An Virtual elementaryOS Development Enviroment October 9, 2018


Summary

I’ve been working on my first (non-monetary) contribution to elementaryOS and created a clean and practical development environment along the road with a VM and X11-forwarding.

Introductory Words

Recently I achieved something rather small, that gave me a lot of joy. I wrote my first patch for an open source piece of software. It was for the default terminal application that comes with elementaryOS. Cassidy James Blaede opened an issue on github and added the Bytesize tag to it. This tag brought me to the issue, since I was looking for an easy entry to the elementaryOS development ecosystem. In elementaryOS, this is the tag for exactly that.

The Initial Setup

In order to be productive, I decided to work in a virtual machine. This would ensure that I didn’t clutter my system and it gave me the opportunity to roll back to certain points in the past if I did something stupid during development 1. Going back in time with virtual machine snapshots is really easy.

Creating an elementaryOS VM in elementaryOS works like this:

Connecting Conveniently

I assume that you’re familiar with a terminal and have set up an SSH key. Now, in the VM enable the OpenSSH server:

sudo apt install openssh-server
sudo systemctl enable ssh
sudo systemctl start ssh
ip -c a s

The last line will show the IP address that you need to connect to. On your host configure the connection:

ssh-copy-id $vm_ip

Forwarding

Now to the nifty part. This is not witchwork, but I’m sure a lot of people don’t know this or aren’t aware how useful this is. Add an entry like this to your SSH config (~/.ssh/config)

Host $vm_ip
	ForwardAgent yes
	ForwardX11 yes

BTW, you might want to add the IP address to your hosts file:

echo "$vm_ip $vm_name" | sudo tee -a /etc/hosts
sed -i 's/$vm_ip/$vm_name/' ~/.ssh/config

The changes to your SSH config enabled forwarding your SSH agent and your X11 server. You need your SSH agent in the VM to work with the same credential for GitHub that you usually use, but without having to manually setting them up in the VM again.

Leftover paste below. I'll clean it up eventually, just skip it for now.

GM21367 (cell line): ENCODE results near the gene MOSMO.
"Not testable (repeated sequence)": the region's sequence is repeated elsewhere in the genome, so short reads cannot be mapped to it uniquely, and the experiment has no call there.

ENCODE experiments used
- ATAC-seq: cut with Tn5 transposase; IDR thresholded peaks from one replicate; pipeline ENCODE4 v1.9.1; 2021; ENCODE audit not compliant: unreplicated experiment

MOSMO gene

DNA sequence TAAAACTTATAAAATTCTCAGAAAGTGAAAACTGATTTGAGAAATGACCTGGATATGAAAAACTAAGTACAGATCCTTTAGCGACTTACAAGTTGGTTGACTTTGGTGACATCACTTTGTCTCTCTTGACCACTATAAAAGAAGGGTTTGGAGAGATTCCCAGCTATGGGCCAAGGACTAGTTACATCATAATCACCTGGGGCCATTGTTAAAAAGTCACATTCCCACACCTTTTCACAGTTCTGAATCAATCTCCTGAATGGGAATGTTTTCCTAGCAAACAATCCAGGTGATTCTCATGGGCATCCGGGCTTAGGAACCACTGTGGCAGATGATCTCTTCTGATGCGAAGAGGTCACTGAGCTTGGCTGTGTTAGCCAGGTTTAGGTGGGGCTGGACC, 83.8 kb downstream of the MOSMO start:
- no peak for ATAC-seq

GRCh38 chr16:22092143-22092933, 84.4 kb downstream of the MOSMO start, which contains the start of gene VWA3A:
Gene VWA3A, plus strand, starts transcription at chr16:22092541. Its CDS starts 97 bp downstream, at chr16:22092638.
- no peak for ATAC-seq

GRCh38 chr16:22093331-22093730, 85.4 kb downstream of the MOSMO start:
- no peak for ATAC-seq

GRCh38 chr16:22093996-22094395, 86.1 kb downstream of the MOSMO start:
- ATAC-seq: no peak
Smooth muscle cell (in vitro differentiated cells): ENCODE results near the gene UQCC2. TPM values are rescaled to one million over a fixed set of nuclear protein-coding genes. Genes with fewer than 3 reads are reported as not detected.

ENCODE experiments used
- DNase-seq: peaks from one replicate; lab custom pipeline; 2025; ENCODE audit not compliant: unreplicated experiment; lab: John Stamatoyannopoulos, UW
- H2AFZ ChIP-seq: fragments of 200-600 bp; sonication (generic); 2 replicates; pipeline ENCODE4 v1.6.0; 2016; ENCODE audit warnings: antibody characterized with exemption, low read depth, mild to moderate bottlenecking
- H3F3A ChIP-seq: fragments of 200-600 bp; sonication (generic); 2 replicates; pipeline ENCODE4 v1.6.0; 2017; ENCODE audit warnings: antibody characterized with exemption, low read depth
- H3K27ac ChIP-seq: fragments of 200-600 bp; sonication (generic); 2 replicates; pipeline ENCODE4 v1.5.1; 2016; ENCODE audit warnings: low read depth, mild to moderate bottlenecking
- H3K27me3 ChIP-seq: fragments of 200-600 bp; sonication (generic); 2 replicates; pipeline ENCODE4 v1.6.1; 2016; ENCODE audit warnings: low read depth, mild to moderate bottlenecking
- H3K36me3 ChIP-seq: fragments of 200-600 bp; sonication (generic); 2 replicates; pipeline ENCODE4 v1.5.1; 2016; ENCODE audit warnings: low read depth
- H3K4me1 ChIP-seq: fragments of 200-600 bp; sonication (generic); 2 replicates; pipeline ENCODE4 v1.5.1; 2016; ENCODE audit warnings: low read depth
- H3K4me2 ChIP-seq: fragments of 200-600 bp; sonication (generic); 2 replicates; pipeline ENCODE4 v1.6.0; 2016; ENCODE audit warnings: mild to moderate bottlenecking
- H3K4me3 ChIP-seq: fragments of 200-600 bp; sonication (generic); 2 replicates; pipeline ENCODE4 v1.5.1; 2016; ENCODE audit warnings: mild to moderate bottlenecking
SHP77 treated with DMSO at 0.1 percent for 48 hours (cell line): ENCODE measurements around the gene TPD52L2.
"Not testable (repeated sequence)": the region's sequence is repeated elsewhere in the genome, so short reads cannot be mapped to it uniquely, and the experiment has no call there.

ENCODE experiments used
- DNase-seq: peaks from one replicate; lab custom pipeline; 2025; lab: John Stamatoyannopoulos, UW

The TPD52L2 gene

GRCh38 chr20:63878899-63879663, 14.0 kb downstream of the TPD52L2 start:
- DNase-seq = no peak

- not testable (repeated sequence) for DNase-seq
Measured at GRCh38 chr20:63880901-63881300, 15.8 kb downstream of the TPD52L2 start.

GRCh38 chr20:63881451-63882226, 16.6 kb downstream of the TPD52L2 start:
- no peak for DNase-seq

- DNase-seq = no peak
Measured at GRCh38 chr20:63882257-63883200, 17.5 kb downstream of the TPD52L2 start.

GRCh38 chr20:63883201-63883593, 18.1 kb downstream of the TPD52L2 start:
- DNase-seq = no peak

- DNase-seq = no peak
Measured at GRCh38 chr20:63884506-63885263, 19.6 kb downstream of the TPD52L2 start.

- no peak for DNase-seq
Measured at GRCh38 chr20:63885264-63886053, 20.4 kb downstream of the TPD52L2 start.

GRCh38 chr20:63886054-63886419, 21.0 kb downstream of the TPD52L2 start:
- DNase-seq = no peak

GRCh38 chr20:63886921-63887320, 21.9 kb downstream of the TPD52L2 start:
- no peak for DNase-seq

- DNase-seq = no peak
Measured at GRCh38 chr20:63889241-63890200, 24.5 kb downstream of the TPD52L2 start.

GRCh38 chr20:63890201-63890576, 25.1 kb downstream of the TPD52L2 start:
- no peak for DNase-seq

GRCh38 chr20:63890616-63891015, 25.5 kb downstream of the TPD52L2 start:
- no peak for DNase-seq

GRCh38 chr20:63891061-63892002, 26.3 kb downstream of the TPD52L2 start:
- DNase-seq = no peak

Forwarding X11 is the really cool part: When starting an graphical editor on the command line of the VM, for example Sublime Text, it will display on your regular screen. You don’t have to have a VNC connection to the server. The other cool thing: When you’re compiling a graphical tool, like the elementaryOS terminal, it also will start on your regular screen. And as a bonus, you can have two different versions of the terminal running, at the same time. Your usual version which houses the SSH connection, and a development version, which you’re currently working on.

The Actual Environment

This step depends on the project you’re working on. Terminal’s README shows how to do it. Of course all the steps necessary are done in the VM.

Little Advice At The End (Snapshots)

Make use of snapshots (conveniently done through virt-manager’s GUI). If you feel you achieved some kind of a milestone in your VMs setup, like “all’s setup, going to clone the repo now”, you should take a snapshot.

Conclusion

Building this setup felt really useful, and I think it’s a good way to keep your desktop environment clean and have an easy way to build a reproducible development environment.


  1. You know, sometimes you install or remove some packages and when you try to revert that action somehow your system never behaves the same again… or is it just me? [return]
  2. It might be due to my work experience with virt-manager, but I couldn’t get a working VM for whatever reason. I quickly switched to virt-manager, so I’m not sure if I was just impatient or if something was seriously broken. I’m sure it wasn’t the latter. [return]